Here Marilyn Clarke, the IALS’s new Head Librarian, who was appointed in September, responds to some of our probing questions, as we try to explore what has motivated her in her career thus far….
What first made you want to become a librarian?
My career in libraries began as more of a ‘I was looking for a job and then I found a job’ which happened to be a trained on-the-job cataloguer role at Senate House Library, back in the early 90s. I had no idea I’d stay in libraries and make a career of it (30+ years), but that first role engendered a strong sense of wanting to serve a diverse range of learner/reader communities, create inclusive spaces, and support research, as well as build excellent collections.
Has your career path met your expectations? Have you been pleasantly surprised in any way, or have you found any barriers to your progress?
An interesting question. I’d say Yes - and No.
I am really pleased to be in my second leadership role at IALS. Before that, I was Director of Library Services at Goldsmiths. As with many sectors, HE has issues when it comes to equity and representation for those with protected characteristics, and I’ve had my share of discrimination based on my race as a black woman, which has affected my advancement. In recent years some of these issues have begun to be addressed with a new focus on equity, diversity and inclusion (EDI) strategies and pursuit of the Advance HE Race Equality Charter. But as with everything, action is what counts. What’s been extremely pleasing for me most recently is discovering myself as a writer due to my social justice work. That was a surprise!
What inspired you to join the library of the IALS and focus your skills on managing a library of legal texts?
First and foremost, IALS is a prestigious national research centre for law with an excellent national and international reputation within both the academic and the legal profession, nationally and internationally. Something that attracted me to this role was the diverse range of reader communities, from University of London law students and legal researchers, to visiting professors and associate research fellows. The library is one of the world’s leading comparative research libraries, holding significant material not otherwise available in the United Kingdom. The collection contains many rare items; for instance, a full set of the original papers of the Nuremberg Tribunal donated by Lord Birkett, and records of the Legal Education Archives. So, for me, it’s about the communities IALS serves and building on our excellent services. I also look forward to developing an EDI focus with the team.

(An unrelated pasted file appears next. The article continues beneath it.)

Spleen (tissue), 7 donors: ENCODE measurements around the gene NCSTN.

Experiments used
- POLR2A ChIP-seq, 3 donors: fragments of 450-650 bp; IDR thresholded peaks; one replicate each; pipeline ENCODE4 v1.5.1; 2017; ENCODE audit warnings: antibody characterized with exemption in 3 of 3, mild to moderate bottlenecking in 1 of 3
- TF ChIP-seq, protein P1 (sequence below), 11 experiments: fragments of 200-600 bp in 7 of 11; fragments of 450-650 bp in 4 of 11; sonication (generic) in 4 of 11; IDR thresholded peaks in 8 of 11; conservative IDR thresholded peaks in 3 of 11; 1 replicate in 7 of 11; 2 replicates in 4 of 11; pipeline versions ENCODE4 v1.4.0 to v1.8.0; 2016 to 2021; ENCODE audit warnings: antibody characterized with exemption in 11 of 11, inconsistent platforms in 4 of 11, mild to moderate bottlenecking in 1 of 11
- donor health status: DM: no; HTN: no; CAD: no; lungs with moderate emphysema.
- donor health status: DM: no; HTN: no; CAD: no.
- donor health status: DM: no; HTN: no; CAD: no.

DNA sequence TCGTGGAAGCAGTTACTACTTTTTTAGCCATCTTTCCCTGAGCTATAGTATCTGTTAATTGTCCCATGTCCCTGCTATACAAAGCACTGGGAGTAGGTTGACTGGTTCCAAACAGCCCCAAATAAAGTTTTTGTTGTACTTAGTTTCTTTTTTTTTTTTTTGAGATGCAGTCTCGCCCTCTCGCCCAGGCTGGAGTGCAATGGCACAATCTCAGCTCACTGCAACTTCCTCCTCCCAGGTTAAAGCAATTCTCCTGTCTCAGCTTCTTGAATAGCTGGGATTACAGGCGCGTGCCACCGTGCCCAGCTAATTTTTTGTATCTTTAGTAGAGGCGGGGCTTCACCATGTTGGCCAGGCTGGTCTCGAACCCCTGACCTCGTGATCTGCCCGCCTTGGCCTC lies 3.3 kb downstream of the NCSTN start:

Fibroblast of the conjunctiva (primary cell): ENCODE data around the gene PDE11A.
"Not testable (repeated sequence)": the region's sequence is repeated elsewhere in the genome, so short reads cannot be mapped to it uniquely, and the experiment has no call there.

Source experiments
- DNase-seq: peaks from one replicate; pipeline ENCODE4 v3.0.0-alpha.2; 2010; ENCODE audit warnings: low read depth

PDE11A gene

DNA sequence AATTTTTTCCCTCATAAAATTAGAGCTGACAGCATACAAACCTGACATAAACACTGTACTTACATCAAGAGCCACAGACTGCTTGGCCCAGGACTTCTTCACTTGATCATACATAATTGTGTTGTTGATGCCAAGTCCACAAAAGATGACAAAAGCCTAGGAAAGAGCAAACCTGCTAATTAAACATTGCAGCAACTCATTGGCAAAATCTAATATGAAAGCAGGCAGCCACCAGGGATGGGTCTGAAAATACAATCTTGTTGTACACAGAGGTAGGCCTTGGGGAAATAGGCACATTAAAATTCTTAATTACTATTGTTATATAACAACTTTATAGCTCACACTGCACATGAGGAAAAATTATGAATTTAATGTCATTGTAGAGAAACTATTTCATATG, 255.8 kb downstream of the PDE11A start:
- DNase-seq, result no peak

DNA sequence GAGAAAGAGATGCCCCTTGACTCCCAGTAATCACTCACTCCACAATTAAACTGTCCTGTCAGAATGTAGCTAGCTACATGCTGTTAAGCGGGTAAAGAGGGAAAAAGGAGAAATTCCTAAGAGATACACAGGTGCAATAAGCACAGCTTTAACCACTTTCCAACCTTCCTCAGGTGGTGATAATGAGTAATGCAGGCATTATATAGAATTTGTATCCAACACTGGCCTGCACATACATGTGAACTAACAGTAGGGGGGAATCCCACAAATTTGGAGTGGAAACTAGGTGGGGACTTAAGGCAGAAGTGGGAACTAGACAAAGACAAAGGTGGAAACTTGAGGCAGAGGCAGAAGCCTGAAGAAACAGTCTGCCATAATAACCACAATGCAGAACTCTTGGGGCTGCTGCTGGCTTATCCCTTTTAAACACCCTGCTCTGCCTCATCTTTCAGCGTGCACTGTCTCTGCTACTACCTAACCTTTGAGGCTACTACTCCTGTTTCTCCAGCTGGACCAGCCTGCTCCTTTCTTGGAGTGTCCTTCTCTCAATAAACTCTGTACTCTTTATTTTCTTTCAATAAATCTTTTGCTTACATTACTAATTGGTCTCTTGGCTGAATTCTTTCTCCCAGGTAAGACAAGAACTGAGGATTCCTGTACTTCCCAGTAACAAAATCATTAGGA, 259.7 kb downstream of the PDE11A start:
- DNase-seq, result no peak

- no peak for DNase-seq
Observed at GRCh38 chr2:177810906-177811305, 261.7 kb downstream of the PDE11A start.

You’ve developed expertise in leading projects that work on the ‘decolonisation’ of libraries – both in structure and professional practice. Could you explain what this involves?
When at Goldsmiths, I identified the need to engage with students calling for change in the form of decolonising higher education. This movement took off in South Africa with Rhodes Must Fall and spread to the UK, the US, and beyond. This work became the Library our Library initiative, focusing on decolonising and diversifying collections and how we practice. For collections, this means looking at historical biases because of the legacies of Empire, be that in the form of collection focus, classification and description. There’s also a huge question around archives and migrated archives when it comes to the question of decolonisation – and we are seeing the same conversation in the GLAM sector as a whole. Equally, professional practice must be viewed with the same critical lens, particularly when it comes to representation in a predominantly white sector.
What most excites you about your new role at the IALS?
I’m excited about working in such a specialist library with a unique subject focus which touches on all our lives as citizens. Most of us probably don’t know enough about our rights as citizens, or don’t know how to access that information, so I feel the public engagement aspect of my role is hugely important, alongside serving our user communities - LLM students, legal researchers, and the legal profession. I’m also excited about working with such a talented and dedicated team. And, as IALS is part of the School of Advanced Study, I’m excited about the collaborative work with the other SAS institutes and Senate House Library.
What are you most proud of in your career to date?
I am proud of my EDI work. I’m one of under a handful of black and brown library leaders in the UK, but equally and deeply aware this is not good and much more needs to change to build a racially diverse workforce, particularly at senior level.
Is there anything you feel needs to change in the way libraries are managed in the UK? Where might there be room for improvement?
Libraries - as with many sectors - are ever-evolving and they are moving within and towards digital in an increasingly open world. I think this brings huge possibilities for greater inclusivity, but we must also be mindful of our communities by ensuring our services remain user-focused and equitable.